Coronavirus (Covid-19): advice for drivers during third lockdown

Published: 05 January 2021

► How to stay safe driving during the Covid-19 pandemic
► Your motoring questions answered
► Should you be driving at all?

New year, new me - and new Covid-19 restrictions. Thanks to the worrying spread of a mutated and far more transmissable variant of the virus, the UK has gone into its third lockdown - with rules likely to stay in place in England from January 6, 2021 until at least the end of February.

With schools and colleges shut, non-essential businesses closed and pubs and restaurants limited to takeaway only, we're back to a very similar set of rules as we had during the first lockdown back in March. Vulnerable people and the elderly have once again been asked to shield.

This new lockdown overrides the previous Tier system and regulations are stricter even than those of Tier 4, with Brits encouraged to leave their home only when absolutely necessary.

UK car sales fall 97% in coronavirus pandemic

The main difference this time is that there is a light at the end of the tunnel, though it's looking rather distant at this point. With two vaccines now approved for use in the UK, vulnerable people such as care home residents, the elderly and frontline health workers will all be offered at least one dose by mid-February.

With this in mind, the best thing any of us can do at this point is to stay at home where possible and relieve as much pressure as we can from the NHS to allow it to concentrate on administering this life-saving vaccine.

We have the answers - as many of them as we can give at the present time - to all of your motoring questions below. We'll update this page with more information as soon as it becomes available.

As always, though, the first question you should ask yourself is:

Is this journey really necessary?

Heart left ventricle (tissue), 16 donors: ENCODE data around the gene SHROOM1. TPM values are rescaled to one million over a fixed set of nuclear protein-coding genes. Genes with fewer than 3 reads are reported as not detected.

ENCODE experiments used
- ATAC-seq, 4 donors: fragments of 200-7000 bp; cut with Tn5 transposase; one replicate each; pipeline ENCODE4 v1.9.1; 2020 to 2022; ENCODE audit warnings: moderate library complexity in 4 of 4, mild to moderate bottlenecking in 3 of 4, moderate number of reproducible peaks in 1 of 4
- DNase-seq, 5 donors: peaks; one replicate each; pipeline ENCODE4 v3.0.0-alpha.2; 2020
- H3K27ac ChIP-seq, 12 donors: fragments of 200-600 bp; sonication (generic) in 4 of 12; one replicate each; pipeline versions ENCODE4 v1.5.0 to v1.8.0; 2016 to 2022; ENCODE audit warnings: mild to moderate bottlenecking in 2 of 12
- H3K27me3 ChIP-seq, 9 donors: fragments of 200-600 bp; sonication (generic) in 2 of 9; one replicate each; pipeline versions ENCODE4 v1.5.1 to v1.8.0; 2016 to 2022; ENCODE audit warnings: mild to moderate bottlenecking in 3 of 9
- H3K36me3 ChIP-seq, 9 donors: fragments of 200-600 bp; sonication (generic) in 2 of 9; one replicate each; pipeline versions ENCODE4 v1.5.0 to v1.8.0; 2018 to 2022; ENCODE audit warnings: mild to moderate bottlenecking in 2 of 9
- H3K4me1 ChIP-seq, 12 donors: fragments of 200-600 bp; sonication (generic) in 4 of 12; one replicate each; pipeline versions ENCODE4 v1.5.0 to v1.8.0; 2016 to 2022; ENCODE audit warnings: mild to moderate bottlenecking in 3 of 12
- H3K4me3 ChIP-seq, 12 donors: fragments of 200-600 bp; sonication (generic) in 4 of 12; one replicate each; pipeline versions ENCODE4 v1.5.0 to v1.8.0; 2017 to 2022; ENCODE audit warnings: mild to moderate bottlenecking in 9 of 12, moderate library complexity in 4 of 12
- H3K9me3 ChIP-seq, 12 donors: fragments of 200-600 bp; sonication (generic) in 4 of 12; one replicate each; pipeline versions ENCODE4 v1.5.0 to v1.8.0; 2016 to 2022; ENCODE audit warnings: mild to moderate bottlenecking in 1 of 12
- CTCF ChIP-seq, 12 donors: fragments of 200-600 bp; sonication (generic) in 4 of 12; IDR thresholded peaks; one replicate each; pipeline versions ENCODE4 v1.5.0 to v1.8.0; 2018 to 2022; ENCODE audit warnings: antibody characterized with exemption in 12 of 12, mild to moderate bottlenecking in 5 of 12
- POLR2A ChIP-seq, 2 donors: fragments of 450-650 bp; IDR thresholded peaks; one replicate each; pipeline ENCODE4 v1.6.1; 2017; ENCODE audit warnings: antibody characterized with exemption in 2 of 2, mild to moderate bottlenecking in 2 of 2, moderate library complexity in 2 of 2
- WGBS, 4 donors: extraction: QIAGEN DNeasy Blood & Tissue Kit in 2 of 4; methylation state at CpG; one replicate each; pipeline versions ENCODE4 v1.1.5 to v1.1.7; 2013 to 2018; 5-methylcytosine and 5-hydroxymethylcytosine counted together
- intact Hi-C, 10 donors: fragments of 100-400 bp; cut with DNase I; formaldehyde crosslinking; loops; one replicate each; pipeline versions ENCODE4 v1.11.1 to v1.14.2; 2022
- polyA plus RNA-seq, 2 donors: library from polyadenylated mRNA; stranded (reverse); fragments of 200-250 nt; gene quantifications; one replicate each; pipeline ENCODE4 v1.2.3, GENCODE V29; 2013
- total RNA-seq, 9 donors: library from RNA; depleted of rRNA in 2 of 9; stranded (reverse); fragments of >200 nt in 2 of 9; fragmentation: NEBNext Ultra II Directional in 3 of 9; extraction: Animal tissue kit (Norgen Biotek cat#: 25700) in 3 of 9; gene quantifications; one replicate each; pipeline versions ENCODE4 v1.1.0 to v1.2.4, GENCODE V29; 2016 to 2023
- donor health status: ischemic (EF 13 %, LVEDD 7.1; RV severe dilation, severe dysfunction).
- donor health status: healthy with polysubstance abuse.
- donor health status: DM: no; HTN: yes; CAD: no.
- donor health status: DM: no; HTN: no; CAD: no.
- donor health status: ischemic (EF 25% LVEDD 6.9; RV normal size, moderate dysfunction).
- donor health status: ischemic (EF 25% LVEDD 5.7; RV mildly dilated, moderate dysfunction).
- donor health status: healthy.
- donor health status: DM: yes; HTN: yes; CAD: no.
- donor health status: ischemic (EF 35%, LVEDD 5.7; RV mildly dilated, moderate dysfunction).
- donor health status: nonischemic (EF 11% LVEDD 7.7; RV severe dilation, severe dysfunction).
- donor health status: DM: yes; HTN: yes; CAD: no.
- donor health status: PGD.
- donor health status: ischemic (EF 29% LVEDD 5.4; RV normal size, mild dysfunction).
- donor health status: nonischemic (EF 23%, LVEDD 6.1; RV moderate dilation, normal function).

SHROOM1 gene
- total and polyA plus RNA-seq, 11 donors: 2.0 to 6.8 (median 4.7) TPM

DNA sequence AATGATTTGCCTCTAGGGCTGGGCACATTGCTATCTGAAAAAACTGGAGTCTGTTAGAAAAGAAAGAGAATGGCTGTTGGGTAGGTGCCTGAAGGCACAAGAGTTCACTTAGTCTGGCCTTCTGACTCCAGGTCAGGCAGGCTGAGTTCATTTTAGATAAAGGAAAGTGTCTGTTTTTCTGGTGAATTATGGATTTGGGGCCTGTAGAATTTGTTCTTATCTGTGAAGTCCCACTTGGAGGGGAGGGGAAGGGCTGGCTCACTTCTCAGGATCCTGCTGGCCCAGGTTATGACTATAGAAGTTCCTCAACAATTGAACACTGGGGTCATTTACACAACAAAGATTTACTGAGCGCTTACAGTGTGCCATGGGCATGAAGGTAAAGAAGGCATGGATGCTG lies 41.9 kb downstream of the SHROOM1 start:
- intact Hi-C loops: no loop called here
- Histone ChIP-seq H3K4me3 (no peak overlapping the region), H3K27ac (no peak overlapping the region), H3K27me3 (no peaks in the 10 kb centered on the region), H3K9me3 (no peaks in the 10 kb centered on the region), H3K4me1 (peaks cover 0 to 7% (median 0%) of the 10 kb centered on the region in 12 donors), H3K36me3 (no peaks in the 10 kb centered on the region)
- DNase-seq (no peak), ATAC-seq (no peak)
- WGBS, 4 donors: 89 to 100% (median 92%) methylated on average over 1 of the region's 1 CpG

While the previous Tier system offered some areas of England more freedom than others, this lockdown unites us under the same strict rules. Staying at home is the order of the day, with only a few exceptions, including buying food and daily exercise.

It's therefore advised that you limit driving to the following purposes:

  • Buying essential goods
  • Attending a medical appointment
  • Taking goods or providing care to a vulnerable or self-isolating person
  • Commuting – if you’re unable to work from home
  • Escaping domestic violence

Schools and colleges are open for the children of key workers or vulnerable children, and early years settings and preschools also remain open - so you may drive your children to these if needed.

Driving for pleasure is, unfortunately, once again out. As with the first lockdown, it's advised that you take exercise only in your immediate area - no driving long-distance for a nice walk along the beach or a bike ride in the hills, unfortunately.

The issue isn’t that you’ll infect anybody – there’s very low risk of that happening from an enclosed car – but that any collisions or accidents could tie up desperately needed NHS resources. And remember, if you do end up in hospital for whatever reason, there's a very real risk you could contract the virus yourself.

Put simply, staying at home wherever possible will slow the spread of the Covid-19 virus – in doing so, the chances of the lockdown ending sooner are increased. If you're self-isolating or showing any symptoms of the virus, you must not leave your home at all.

Further reading: coronavirus and the car world

Cleaning tips

You shouldn’t be sharing your car with anybody but your immediate family – however it’s still good practice to ensure your car is as clean as it can be.

Coronavirus - advice for drivers cleaning